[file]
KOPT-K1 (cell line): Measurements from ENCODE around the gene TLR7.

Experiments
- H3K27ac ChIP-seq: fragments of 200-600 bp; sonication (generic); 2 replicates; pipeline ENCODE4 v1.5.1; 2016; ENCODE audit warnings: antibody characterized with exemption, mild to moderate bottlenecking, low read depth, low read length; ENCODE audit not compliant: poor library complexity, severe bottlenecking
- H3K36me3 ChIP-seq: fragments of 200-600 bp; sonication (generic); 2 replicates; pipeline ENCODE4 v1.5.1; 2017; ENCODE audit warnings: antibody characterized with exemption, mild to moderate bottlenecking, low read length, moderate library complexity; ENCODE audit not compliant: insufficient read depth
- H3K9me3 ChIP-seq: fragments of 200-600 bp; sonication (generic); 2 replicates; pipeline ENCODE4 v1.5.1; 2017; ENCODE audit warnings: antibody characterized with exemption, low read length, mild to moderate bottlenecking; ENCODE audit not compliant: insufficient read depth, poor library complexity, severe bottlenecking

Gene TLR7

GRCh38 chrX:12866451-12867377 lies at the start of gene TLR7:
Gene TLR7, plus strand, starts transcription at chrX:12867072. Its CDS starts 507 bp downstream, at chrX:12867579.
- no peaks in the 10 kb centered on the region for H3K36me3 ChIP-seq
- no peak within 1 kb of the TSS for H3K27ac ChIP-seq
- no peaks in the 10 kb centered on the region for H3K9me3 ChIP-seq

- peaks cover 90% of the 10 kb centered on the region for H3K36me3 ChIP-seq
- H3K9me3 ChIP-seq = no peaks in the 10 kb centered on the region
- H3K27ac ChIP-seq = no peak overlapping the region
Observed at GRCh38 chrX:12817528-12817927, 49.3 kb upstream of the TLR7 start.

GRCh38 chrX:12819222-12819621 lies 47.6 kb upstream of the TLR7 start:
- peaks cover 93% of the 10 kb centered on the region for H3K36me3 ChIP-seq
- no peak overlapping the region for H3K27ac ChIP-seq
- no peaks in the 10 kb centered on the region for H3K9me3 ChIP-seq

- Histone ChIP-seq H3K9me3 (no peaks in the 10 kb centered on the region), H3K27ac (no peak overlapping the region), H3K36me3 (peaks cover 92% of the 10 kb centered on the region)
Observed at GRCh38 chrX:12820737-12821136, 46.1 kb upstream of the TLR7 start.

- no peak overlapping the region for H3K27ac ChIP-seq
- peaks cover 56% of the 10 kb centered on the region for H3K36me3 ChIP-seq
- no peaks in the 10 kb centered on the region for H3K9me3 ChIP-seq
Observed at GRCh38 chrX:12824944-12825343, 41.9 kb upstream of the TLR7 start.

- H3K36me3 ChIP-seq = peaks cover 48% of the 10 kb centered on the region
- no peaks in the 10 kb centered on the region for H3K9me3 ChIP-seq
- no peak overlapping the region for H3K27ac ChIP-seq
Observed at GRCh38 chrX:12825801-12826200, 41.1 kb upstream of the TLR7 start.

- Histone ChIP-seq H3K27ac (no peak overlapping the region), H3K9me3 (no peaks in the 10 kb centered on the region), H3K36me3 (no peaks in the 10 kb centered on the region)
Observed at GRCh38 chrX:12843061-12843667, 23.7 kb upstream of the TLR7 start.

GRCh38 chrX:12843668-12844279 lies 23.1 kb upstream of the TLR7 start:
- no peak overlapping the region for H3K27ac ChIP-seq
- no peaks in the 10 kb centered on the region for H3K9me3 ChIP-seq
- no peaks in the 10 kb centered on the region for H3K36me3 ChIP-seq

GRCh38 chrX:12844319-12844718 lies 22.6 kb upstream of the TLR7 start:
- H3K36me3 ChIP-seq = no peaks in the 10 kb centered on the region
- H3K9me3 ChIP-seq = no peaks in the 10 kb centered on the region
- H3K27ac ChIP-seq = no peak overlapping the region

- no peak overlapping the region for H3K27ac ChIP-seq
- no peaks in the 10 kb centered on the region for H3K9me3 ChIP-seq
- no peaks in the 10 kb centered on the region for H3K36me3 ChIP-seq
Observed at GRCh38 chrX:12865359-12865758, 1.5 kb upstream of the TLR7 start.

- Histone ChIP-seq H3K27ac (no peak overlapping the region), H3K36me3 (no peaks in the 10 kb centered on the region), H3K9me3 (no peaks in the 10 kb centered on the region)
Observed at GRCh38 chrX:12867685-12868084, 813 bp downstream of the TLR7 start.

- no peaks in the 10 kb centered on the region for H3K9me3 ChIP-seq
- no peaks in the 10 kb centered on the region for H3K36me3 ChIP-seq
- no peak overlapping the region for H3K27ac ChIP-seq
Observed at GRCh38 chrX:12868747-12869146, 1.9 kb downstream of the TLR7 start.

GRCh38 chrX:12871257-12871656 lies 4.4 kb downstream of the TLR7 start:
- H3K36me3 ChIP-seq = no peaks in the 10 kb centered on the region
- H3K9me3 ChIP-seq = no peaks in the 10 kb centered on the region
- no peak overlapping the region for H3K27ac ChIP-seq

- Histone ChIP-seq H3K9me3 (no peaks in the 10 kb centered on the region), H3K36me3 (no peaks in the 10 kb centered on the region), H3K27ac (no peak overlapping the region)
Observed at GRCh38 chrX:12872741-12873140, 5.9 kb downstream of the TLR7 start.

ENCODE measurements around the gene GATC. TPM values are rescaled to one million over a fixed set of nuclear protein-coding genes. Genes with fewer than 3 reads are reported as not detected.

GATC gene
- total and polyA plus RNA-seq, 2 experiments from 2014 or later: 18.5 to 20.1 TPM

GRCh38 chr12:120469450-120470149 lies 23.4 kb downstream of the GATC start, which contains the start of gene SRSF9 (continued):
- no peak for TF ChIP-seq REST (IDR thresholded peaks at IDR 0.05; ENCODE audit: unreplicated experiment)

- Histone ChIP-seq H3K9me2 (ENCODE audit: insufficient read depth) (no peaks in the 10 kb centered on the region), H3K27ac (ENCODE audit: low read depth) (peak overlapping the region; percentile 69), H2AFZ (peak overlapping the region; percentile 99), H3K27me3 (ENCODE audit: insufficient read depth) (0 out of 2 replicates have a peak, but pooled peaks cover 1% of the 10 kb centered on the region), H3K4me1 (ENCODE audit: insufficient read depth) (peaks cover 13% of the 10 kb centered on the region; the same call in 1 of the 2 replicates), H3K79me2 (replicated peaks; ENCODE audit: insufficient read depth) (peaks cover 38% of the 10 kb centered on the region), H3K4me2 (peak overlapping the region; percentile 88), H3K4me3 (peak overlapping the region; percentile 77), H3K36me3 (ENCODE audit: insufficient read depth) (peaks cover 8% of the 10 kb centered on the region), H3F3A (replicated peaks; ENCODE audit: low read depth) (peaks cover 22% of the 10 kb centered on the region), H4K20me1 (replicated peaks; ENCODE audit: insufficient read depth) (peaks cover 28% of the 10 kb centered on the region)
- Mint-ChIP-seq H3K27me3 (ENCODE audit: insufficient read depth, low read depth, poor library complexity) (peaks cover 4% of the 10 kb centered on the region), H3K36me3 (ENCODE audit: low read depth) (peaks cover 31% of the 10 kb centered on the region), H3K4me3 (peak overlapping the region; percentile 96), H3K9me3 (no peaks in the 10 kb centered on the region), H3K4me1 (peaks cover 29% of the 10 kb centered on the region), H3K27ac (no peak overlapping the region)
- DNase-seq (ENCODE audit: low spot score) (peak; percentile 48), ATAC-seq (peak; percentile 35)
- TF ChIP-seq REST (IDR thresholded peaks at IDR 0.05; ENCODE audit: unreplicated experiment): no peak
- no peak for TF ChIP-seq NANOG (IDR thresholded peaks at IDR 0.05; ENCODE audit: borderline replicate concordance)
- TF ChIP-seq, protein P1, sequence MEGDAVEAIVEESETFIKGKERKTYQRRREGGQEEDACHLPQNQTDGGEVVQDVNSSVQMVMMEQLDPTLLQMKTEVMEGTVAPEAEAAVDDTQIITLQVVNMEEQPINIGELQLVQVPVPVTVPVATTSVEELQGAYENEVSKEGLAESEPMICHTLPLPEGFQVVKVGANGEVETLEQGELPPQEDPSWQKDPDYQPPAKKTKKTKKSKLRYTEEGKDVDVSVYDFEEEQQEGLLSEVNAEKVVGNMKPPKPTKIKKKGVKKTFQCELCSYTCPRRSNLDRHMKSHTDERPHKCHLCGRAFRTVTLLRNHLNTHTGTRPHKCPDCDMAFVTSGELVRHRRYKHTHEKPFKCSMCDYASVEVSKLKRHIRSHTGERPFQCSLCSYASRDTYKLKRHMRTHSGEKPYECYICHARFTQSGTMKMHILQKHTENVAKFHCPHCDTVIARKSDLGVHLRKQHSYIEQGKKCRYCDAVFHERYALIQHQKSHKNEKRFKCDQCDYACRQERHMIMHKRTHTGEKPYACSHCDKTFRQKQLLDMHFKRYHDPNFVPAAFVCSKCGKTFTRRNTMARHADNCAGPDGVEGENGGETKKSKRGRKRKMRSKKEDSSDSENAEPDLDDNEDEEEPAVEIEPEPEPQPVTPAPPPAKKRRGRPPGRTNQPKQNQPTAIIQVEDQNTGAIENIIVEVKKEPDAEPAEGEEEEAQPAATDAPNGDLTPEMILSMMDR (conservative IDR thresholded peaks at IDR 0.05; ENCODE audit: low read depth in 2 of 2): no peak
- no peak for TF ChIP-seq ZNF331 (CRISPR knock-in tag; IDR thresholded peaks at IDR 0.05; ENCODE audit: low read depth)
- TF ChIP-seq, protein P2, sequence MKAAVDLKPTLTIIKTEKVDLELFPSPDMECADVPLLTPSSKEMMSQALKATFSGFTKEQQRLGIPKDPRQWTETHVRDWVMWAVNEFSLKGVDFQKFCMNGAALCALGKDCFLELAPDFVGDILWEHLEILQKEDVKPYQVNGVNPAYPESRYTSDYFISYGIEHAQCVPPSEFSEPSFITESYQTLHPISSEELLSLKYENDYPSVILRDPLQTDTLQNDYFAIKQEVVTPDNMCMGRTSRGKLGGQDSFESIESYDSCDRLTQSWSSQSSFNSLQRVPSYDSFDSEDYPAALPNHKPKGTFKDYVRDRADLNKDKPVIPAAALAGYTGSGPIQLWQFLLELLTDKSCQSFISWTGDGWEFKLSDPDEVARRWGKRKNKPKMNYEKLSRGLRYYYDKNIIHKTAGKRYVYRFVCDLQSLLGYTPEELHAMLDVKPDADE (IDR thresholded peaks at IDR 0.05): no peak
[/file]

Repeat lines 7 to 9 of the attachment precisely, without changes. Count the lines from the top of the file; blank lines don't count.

GRCh38 chrX:12866451-12867377 lies at the start of gene TLR7:
Gene TLR7, plus strand, starts transcription at chrX:12867072. Its CDS starts 507 bp downstream, at chrX:12867579.
- no peaks in the 10 kb centered on the region for H3K36me3 ChIP-seq